I saw this “staged” image story earlier this week and initially I thought “that’s too good to be true”…. also… but what I was thinking about, specifically what I imagined was a lot of prep work on behalf of the photographer (the actual planning was alluded to in the related article before the image was in question…(infrared / motion trap / trigger rig)… To me this is a first rate example of a “staged” photo – that is “setting it up”.  This supposes a mental model already exists about what the picture will depict. Seems to me like it might be akin to the press photo opportunities public officials so carefully orchestrate and too this is the skepticism with which many approach the photographic image these days (in certain contexts).  I don’t care and it doesn’t matter if the image was “set up”.  It is just a picture of a wolf leaping over the fence…  but…

I’ve written my own thoughts previously wondering about the “mental model” and photographers who seem to put the photograph into service as a way to create the image of that “mental model” . But in this case two very different kinds of “models” comparing examples by Paul Shambroom and his work in the Security series...  which are depictions representing simulation that of “First responders and law enforcement officers training in large-scale simulated environments…” or “real” simulated events, compared with the work of Paolo Ventura and  “War Souvenirs” – Ventura’s work as pure image invention, simulation and authorship – it reveals itself as such…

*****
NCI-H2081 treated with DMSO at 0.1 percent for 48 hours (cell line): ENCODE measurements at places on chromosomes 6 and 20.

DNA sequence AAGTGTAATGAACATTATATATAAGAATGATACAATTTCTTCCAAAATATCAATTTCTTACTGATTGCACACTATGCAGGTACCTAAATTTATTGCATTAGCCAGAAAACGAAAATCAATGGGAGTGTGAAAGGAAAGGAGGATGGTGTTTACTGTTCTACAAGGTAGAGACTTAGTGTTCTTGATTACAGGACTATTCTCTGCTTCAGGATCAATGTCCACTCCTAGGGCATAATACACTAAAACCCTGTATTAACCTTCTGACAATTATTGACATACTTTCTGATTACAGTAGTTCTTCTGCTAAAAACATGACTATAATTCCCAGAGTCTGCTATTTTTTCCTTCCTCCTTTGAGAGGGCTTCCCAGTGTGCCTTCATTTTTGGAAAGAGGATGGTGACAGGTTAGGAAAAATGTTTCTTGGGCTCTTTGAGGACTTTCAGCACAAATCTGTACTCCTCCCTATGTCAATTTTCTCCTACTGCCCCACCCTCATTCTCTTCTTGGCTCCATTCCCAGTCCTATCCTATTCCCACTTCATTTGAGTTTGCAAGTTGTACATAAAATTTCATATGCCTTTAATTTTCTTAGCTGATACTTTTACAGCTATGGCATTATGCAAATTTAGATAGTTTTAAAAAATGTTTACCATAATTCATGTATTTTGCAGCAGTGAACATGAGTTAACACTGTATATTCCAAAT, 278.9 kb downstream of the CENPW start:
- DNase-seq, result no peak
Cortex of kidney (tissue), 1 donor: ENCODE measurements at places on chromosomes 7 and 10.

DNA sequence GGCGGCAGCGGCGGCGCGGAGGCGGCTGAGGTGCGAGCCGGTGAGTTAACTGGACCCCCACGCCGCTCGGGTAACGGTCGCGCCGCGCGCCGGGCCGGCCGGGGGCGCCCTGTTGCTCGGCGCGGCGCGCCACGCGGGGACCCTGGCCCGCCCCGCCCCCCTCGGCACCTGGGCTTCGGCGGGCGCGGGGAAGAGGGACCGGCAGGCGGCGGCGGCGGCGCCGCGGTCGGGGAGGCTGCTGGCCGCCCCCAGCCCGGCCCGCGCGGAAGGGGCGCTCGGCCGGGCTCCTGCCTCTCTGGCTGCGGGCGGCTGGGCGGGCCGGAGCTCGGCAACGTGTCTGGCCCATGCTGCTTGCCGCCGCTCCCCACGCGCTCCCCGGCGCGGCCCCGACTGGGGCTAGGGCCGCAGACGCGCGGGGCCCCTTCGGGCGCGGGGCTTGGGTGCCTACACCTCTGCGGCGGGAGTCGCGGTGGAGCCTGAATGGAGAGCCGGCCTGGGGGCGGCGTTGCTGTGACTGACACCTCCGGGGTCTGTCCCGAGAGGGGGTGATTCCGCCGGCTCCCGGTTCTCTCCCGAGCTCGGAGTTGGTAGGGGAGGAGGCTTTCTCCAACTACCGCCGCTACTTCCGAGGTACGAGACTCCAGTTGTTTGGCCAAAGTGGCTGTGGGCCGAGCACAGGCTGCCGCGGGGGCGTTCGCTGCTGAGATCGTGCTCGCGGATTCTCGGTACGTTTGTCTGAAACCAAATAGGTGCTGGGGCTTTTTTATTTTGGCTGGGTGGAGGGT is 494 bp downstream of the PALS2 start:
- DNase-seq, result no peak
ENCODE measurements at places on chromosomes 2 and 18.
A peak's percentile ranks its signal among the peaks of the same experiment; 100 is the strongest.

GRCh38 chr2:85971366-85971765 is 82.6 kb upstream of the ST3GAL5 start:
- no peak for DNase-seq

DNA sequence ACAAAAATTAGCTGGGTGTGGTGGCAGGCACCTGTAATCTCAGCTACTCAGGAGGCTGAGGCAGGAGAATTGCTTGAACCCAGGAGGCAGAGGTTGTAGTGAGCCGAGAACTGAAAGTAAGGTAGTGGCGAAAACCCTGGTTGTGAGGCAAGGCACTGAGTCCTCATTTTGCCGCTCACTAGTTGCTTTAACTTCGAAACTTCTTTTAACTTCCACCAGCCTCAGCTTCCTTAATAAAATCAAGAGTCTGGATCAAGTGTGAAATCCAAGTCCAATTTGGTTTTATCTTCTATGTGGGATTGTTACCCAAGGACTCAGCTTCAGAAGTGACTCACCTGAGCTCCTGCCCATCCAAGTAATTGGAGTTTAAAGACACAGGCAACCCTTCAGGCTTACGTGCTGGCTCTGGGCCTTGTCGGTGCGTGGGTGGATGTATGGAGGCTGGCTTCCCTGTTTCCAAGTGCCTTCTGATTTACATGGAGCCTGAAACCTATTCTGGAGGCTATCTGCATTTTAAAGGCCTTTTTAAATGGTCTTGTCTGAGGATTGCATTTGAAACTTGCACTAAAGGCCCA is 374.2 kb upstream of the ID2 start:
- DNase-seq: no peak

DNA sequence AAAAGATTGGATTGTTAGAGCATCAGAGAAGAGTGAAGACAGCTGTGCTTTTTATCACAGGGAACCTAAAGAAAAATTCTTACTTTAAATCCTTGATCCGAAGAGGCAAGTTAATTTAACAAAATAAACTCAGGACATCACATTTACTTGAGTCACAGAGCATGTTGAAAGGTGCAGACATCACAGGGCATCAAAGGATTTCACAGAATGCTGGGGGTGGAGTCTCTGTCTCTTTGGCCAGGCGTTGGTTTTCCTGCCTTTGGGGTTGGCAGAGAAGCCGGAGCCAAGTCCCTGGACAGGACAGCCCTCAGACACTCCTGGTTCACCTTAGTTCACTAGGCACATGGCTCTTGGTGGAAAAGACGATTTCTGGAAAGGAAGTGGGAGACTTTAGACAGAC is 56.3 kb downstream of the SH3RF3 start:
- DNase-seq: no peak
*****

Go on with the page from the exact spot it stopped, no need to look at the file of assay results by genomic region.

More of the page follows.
The important thing is that the Storybook Wolf picture did make me wonder… would there be any difference between a “real wild wolf”  trapped in the photographer’s image and say a trained / captive “performing” wolf? A zoo specimen perhaps in a good diorama set up might have produced the same photographic object and result…   Maybe a “real wild wolf” would tend to look a little more scuffy?  Who knows?  But it remains that the picture clearly was made to be viewed in the context (and with that all of the expectations)  of it depicting a wild creature in a real situation… this was my expectation…

The idea of what we “expect” of photographs is a great topic… the Morris articles in the Times a while ago regarding Walker Evan’s “documentary” work and the role of “captions” elaborated on this while interpreting photographic objects viewed in the context of documentary work do come to mind…

My first gut response to the storybook wolf is that it is a case of context trumping the photograph especially considering how that object may be interpreted specifically in the context of the competition rules – the photo probably shouldn’t be presented as a representation of anything more than a wolf jumping over a fence.

I think the key is to try and discern as carefully as possible the context with-in which the photograph will be received / interpreted as a visual representation – this is what colors our expectations of what it is we’re viewing.  This becomes problematic when you can’t predict the context. Perhaps this is why we find all these vintage photographs from anonymous sources so fascinating… we can finally look at them for what they are…without the baggage of context.